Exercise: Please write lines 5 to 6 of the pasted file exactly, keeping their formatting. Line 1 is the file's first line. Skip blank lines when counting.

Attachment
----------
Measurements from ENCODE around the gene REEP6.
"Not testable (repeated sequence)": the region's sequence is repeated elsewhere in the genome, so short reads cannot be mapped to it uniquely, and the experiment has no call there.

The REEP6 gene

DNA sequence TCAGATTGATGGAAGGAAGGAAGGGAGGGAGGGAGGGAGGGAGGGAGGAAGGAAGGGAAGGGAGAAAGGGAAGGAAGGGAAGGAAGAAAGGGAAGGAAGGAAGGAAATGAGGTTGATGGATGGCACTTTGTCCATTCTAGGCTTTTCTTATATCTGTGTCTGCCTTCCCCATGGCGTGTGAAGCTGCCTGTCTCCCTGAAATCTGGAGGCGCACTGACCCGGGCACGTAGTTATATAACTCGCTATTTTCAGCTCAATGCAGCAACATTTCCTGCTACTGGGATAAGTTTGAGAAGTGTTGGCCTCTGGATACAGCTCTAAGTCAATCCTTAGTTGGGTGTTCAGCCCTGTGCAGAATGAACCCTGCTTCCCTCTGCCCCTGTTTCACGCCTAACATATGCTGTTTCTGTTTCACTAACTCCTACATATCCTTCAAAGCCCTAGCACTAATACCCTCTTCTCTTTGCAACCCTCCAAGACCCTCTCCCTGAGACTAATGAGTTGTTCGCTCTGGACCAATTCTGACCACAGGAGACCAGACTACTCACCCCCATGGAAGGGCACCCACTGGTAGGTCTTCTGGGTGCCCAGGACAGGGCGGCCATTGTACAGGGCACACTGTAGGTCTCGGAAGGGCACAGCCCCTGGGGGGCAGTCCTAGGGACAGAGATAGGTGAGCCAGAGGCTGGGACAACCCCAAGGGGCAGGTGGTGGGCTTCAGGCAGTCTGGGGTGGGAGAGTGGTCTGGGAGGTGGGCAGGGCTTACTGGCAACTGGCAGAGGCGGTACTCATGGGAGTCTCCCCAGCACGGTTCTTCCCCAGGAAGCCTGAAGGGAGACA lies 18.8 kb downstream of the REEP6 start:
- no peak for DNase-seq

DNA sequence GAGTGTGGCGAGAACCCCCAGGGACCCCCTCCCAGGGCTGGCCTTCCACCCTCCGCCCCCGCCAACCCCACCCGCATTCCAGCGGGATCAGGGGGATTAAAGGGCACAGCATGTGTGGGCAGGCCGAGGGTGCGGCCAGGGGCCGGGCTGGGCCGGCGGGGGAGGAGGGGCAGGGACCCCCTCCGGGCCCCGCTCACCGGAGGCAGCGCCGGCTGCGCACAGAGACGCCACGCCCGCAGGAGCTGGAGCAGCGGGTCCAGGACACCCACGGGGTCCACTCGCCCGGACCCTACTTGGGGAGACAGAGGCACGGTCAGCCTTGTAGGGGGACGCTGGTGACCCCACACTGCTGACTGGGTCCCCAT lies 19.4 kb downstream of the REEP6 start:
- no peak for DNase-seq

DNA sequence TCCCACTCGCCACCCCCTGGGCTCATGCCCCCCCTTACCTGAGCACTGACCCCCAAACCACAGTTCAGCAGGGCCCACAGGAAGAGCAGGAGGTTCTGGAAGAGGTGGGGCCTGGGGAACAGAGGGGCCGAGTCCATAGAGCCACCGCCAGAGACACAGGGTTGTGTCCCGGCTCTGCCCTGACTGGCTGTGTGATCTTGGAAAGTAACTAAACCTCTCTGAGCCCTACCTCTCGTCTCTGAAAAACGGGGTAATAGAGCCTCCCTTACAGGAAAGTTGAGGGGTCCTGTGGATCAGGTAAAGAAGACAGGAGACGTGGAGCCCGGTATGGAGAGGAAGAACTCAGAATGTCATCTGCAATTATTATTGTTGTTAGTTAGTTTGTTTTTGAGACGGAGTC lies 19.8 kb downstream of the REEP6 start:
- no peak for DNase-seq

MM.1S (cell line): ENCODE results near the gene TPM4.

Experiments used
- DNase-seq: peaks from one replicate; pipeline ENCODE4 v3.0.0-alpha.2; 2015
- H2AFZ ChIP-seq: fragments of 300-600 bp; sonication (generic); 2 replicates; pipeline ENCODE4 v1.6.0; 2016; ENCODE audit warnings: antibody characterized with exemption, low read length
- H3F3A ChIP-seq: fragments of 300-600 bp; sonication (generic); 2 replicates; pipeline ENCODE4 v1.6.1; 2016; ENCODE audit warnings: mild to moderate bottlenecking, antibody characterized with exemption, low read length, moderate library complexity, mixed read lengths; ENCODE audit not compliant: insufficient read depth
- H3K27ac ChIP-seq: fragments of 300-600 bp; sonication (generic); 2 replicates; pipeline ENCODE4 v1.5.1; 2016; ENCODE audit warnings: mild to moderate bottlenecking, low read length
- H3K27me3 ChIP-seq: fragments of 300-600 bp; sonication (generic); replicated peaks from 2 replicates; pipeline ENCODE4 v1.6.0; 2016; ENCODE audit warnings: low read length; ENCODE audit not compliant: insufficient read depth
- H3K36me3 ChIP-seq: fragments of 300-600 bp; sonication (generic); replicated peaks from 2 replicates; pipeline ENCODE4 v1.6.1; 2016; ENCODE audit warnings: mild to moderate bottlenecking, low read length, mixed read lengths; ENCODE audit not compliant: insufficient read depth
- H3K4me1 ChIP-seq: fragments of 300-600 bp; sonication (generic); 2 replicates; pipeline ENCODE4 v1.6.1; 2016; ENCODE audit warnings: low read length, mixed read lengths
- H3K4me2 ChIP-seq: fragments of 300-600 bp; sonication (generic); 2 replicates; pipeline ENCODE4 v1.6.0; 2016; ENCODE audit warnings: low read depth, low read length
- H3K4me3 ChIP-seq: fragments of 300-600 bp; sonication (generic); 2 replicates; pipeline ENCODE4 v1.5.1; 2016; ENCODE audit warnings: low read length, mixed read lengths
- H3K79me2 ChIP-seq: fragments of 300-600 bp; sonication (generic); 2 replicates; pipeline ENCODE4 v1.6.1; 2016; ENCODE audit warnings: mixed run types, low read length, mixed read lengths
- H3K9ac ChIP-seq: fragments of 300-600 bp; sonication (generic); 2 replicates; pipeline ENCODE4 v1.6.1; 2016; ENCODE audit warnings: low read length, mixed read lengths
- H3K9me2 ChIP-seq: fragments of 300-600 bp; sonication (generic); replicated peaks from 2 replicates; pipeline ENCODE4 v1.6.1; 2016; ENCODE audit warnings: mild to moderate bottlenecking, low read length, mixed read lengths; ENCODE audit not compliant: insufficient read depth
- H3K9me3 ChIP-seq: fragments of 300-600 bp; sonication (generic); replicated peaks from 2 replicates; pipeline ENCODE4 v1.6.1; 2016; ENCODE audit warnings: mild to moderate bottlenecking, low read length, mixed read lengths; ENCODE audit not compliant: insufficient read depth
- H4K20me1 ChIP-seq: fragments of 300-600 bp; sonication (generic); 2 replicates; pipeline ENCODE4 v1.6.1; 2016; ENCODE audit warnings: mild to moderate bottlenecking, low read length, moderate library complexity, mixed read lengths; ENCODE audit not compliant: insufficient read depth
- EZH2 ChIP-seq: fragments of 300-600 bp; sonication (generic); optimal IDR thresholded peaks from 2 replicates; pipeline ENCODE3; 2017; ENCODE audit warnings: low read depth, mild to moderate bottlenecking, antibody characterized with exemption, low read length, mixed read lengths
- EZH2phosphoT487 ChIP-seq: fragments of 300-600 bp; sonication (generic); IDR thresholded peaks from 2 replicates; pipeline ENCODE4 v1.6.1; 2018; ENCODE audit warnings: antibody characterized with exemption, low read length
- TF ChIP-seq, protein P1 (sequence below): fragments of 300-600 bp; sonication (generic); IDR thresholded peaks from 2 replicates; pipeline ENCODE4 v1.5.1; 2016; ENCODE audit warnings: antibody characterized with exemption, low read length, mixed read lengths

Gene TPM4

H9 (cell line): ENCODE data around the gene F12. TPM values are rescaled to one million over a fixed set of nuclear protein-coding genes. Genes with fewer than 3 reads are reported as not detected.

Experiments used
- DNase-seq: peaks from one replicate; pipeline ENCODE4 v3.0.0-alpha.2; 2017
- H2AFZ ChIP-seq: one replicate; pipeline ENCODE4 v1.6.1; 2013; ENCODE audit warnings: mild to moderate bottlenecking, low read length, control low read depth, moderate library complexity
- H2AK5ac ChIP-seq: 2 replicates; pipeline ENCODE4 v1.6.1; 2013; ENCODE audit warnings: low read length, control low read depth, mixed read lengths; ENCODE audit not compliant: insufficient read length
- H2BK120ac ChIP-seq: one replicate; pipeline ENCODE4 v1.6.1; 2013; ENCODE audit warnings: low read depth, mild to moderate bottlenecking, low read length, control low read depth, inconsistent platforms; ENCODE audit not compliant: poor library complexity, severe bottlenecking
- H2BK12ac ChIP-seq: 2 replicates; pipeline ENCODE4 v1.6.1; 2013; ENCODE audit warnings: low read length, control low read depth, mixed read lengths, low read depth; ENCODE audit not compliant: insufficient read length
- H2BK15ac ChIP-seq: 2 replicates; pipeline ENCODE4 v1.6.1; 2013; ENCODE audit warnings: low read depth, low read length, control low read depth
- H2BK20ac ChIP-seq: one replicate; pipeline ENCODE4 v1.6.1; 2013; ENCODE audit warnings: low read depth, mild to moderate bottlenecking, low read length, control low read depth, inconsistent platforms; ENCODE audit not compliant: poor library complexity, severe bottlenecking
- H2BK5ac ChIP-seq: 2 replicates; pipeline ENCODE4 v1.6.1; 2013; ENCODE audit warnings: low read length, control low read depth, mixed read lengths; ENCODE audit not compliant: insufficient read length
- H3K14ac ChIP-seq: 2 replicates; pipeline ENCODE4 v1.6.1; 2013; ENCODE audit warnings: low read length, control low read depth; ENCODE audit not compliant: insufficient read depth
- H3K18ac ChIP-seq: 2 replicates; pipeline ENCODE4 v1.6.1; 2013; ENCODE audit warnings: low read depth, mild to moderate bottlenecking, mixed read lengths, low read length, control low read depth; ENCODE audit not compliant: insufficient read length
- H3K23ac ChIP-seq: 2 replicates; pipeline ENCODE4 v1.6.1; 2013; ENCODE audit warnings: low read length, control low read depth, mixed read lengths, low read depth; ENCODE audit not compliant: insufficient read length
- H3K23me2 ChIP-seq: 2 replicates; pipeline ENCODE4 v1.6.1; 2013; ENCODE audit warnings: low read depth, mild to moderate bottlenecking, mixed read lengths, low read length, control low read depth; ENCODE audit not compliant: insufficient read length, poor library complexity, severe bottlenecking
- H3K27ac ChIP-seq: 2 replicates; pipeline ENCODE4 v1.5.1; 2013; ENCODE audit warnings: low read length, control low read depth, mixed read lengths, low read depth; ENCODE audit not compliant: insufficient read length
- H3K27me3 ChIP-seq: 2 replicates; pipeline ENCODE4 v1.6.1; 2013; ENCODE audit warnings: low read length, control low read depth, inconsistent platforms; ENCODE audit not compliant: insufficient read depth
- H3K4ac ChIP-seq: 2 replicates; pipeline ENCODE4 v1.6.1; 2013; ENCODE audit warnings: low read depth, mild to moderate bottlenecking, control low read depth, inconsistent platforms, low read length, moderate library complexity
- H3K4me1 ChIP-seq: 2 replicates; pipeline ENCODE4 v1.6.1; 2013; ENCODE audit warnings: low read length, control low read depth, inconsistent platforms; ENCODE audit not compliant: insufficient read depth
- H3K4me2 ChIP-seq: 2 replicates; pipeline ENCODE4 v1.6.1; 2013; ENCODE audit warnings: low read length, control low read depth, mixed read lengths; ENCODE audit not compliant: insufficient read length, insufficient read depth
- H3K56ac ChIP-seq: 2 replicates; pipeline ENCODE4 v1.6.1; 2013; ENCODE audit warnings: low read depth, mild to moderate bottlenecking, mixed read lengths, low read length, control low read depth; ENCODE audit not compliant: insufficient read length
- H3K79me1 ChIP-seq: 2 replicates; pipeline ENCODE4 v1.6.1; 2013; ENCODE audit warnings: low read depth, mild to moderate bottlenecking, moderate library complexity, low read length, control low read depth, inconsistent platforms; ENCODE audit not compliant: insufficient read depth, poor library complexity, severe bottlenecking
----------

- no peak for DNase-seq

DNA sequence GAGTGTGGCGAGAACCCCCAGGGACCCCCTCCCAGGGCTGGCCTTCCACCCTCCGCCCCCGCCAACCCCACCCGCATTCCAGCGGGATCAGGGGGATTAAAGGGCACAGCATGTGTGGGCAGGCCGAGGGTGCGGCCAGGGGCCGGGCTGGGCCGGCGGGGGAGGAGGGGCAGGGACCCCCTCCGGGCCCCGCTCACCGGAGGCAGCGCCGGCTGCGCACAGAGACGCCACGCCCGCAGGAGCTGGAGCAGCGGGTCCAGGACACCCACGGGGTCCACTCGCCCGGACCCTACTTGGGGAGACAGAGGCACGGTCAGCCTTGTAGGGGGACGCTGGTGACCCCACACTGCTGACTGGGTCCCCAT lies 19.4 kb downstream of the REEP6 start: